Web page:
In alignment with both the U.S. Patent & Trademark Office's determination in 2020 (affirmed by the U.S. Court of Appeals for the Federal Circuit) – as well as the similar result Dr. Thaler encountered with his applications with the U.S. Copyright Office – the UK's Intellectual Property Office denied Stephen Thaler's application to register two patents for inventions purportedly devised by DABUS, his so-called “creativity machine”. And just a few months after the U.S. Supreme Court denied Dr. Thaler's petition for a writ of certiorari, the UK Supreme Court issued a decision denying Dr. Thaler's appeal.
...DABUS is not and was not an inventor of any new product or process described in the patent applications. It is not a person, let alone a natural person and it did not devise any relevant invention.
Filed in October of 2018, Thaler's UK patent applications (one for a “new kind of food or beverage container” and a second for “a new kind of light beacon and a new way of attracting attention in an emergency”) tested the issue of human inventorship by stating expressly that Dr Thaler was not the inventor. In 2019, Dr. Thaler responded to the UK IPO's request for a statement of inventorship by stating that he had a right to claim the patents as the owner of DABUS, the AI machine he claimed had created the inventions described in the applications. In 2020, Dr. Thaler's efforts to obtain patent protection through the European Patent Office also failed; and, after a brief 2021 victory in Australia wherein Dr. Thaler successfully appealed the Deputy Commissioner of Patents' refusal to grant a patent to DABUS, the Federal Court of Australia concluded that “the origin of entitlement to the grant of a patent lies in human endeavour, which is rewarded by the grant of a limited term monopoly”.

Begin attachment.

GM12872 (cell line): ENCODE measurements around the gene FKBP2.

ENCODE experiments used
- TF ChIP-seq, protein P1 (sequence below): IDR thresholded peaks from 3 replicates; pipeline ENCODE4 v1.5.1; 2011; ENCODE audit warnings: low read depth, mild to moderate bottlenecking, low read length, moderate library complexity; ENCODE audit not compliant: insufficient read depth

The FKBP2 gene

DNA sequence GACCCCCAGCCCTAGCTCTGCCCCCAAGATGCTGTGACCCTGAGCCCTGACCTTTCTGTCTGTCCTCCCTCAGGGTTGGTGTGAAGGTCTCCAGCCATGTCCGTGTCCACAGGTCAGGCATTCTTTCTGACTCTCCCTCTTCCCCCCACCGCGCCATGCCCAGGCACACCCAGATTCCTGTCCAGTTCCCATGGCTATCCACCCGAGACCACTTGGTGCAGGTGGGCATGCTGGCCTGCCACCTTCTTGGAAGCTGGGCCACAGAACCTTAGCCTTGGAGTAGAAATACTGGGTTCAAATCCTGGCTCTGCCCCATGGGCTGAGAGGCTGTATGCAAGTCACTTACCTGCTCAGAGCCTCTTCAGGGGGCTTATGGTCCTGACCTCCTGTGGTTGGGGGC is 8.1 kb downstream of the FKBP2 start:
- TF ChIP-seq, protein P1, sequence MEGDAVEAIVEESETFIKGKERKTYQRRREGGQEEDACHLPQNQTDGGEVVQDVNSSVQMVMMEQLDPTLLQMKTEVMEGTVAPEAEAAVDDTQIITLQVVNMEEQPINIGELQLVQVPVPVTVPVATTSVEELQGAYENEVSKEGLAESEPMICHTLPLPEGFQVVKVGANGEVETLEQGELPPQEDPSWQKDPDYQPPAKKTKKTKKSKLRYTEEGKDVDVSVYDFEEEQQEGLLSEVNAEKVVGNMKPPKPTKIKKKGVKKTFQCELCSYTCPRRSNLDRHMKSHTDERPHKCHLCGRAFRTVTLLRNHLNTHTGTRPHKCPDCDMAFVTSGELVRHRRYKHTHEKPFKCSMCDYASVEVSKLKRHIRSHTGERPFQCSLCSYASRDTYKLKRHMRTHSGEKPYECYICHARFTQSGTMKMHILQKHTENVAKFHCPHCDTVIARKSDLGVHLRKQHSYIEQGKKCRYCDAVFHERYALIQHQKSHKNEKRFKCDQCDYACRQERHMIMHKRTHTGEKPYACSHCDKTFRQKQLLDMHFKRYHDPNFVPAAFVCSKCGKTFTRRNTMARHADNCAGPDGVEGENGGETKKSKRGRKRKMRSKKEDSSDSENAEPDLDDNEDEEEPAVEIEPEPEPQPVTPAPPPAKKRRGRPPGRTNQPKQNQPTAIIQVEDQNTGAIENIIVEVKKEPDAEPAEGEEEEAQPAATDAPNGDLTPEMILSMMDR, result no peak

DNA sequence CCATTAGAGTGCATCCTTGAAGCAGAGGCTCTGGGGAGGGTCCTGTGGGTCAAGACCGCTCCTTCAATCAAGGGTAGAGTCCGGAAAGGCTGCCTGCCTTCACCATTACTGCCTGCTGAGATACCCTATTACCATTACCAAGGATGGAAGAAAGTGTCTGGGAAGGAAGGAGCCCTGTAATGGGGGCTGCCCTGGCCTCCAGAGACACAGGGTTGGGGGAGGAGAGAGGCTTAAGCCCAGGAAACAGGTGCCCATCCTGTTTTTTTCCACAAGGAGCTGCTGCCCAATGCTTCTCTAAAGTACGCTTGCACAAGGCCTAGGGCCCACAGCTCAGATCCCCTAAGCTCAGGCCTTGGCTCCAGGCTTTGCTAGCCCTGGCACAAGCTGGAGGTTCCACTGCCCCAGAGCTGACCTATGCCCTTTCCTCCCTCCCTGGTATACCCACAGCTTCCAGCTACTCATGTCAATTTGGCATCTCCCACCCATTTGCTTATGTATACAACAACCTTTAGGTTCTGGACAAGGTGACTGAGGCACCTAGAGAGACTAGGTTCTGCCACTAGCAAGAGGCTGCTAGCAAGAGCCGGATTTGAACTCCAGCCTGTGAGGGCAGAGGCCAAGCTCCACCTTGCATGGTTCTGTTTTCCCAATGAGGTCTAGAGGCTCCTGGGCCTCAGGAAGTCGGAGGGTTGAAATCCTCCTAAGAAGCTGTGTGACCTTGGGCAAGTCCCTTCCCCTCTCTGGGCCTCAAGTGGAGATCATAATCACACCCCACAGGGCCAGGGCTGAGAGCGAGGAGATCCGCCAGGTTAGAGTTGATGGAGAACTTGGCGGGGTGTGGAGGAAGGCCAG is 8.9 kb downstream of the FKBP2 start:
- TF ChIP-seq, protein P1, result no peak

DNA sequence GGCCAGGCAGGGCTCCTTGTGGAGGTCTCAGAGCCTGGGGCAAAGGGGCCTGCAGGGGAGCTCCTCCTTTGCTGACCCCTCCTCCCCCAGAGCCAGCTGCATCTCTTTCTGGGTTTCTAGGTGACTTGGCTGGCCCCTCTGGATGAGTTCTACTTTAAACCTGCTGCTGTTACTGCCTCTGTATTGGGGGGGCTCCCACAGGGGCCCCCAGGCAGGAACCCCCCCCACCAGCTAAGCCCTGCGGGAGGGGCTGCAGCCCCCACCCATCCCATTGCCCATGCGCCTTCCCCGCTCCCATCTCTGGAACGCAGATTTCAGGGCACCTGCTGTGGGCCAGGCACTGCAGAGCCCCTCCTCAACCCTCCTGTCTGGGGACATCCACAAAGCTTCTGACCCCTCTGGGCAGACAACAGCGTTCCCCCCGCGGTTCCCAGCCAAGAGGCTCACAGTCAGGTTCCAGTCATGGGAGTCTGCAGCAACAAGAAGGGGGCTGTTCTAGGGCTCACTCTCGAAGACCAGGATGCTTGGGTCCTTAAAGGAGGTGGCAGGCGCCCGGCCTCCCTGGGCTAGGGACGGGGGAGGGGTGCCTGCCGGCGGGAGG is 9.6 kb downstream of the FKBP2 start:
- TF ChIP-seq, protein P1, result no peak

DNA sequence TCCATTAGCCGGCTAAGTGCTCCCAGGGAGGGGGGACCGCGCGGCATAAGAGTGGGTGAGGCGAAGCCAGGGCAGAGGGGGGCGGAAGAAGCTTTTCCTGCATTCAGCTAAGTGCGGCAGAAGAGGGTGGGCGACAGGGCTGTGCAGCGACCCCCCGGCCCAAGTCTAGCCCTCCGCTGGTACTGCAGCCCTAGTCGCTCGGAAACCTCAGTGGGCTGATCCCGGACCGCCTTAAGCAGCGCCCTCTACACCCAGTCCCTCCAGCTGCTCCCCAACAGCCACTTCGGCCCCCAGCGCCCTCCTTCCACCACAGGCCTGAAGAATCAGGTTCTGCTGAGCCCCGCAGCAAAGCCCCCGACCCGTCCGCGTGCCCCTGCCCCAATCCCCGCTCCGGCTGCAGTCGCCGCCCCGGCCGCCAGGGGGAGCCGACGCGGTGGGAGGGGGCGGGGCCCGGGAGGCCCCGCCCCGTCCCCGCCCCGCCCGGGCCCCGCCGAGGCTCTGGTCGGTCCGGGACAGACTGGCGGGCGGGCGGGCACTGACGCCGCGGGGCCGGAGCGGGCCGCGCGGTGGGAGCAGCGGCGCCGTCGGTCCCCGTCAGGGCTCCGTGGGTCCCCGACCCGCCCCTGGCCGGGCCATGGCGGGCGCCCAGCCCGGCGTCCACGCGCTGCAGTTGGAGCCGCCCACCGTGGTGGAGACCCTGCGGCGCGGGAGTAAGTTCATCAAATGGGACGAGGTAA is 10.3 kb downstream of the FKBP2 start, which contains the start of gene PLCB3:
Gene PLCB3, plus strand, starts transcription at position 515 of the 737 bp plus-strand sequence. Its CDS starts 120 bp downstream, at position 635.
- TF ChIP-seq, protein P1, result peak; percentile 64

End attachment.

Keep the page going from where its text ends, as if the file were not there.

The UK Supreme Court's decision denying a grant to patent protection to DABUS, while aligned with the U.S., EU and Australia decisions in its focus on the procedural requirement of human inventorship, is expressly narrow in scope, acknowledging that there are important policy questions yet to be addressed:
[T]his appeal is not concerned with the broader question whether technical advances generated by machines acting autonomously and powered by AI should be patentable. Nor is it concerned with the question whether the meaning of the term “inventor” ought to be expanded... to include machines powered by AI which generate new and non-obvious products and processes which may be thought to offer benefits over products and processes which are already known. ... It may be thought that the rapid advances in AI technology in recent times render these questions even more important than they were when these applications were made.
These types of policy questions (and more) were the subject of an amicus brief filed by Dr. Lawrence Lessig and others in connection with Dr. Thaler's petition for writ of certiorari to the U.S. Supreme Court, wherein the amici pointedly argued that "the ‘human being’ requirement conflicts with [the U.S. Supreme] Court’s jurisprudence interpreting the Patent Act in a manner that promotes innovation and technological advancement.” The unavailing result, according to the amici, is a lack of patent protection for these inventions.
If the individuals cannot accurately claim to be the inventor and if the AI system is excluded from “inventor” status, the current legal framework entirely fails to protect AI-generated inventions, resulting in patent invalidation.
For the time being, at least, this quandary persists in the U.S., EU, Australia and now the UK.